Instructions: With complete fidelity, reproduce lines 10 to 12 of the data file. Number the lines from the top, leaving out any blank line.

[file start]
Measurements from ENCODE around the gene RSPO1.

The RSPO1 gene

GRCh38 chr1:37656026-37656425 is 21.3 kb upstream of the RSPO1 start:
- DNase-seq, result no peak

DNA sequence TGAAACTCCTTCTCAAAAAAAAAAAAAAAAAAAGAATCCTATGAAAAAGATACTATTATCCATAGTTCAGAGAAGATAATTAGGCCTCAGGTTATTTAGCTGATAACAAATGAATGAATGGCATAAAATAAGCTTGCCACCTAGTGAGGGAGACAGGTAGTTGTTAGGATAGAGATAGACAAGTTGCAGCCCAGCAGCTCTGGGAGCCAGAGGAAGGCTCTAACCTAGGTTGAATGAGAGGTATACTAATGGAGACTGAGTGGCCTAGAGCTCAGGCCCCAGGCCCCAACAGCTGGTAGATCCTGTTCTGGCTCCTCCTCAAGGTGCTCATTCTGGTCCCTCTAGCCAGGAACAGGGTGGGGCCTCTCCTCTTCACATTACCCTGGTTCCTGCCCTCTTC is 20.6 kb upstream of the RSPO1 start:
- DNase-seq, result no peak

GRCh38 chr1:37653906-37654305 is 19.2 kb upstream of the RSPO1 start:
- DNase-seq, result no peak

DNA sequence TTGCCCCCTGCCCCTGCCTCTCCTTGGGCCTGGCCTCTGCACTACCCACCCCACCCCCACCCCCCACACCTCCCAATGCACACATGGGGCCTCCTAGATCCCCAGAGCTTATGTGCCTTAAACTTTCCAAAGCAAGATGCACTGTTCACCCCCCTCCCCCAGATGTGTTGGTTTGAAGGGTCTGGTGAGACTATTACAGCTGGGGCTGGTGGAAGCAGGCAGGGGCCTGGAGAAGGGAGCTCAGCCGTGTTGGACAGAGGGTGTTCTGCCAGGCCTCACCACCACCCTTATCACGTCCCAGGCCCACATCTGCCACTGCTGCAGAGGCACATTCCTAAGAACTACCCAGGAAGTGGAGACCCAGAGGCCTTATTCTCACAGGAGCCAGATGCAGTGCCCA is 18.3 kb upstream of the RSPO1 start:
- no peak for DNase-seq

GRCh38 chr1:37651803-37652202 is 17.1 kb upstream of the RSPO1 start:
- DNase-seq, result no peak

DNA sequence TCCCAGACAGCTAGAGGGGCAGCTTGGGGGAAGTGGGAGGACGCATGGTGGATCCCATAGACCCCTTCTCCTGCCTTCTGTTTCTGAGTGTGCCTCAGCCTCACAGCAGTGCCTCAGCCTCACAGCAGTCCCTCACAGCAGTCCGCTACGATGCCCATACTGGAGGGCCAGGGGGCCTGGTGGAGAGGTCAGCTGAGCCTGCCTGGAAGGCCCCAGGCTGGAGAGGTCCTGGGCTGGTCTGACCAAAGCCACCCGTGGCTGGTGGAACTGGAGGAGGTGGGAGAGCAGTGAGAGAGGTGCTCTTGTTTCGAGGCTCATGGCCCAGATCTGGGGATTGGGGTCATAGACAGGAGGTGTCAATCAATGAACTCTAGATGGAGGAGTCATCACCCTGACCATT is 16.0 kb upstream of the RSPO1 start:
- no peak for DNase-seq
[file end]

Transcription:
- no peak for DNase-seq

GRCh38 chr1:37651803-37652202 is 17.1 kb upstream of the RSPO1 start:
- DNase-seq, result no peak